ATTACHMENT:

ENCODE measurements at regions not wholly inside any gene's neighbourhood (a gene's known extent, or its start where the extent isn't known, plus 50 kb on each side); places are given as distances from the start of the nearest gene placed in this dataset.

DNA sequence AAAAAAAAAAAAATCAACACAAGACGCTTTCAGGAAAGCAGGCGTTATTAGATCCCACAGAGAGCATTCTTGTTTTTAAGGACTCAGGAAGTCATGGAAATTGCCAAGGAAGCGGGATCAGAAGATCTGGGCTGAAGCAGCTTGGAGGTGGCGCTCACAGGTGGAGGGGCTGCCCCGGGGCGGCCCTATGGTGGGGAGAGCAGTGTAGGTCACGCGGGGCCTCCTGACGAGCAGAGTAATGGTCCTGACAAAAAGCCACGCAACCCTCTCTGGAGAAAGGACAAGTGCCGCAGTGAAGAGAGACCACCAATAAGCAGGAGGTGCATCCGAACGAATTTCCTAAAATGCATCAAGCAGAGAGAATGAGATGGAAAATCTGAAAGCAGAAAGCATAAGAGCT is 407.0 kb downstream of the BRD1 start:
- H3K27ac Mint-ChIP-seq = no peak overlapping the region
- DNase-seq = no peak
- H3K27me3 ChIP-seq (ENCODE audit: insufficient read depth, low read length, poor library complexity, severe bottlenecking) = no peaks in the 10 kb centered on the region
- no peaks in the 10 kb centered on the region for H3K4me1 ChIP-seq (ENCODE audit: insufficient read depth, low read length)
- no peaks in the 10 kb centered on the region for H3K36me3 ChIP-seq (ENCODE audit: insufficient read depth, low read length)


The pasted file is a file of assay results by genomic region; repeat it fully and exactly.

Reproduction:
ENCODE measurements at regions not wholly inside any gene's neighbourhood (a gene's known extent, or its start where the extent isn't known, plus 50 kb on each side); places are given as distances from the start of the nearest gene placed in this dataset.

DNA sequence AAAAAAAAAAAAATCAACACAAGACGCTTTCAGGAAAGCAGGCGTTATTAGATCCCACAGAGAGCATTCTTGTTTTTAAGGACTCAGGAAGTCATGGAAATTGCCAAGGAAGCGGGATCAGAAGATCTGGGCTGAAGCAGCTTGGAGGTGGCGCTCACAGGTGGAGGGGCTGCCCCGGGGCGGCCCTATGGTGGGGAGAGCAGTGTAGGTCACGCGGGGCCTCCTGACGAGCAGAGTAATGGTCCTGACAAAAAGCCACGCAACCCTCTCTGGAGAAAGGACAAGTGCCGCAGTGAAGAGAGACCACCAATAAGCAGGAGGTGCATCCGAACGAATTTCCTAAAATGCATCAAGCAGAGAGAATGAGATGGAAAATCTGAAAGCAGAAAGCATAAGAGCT is 407.0 kb downstream of the BRD1 start:
- H3K27ac Mint-ChIP-seq = no peak overlapping the region
- DNase-seq = no peak
- H3K27me3 ChIP-seq (ENCODE audit: insufficient read depth, low read length, poor library complexity, severe bottlenecking) = no peaks in the 10 kb centered on the region
- no peaks in the 10 kb centered on the region for H3K4me1 ChIP-seq (ENCODE audit: insufficient read depth, low read length)
- no peaks in the 10 kb centered on the region for H3K36me3 ChIP-seq (ENCODE audit: insufficient read depth, low read length)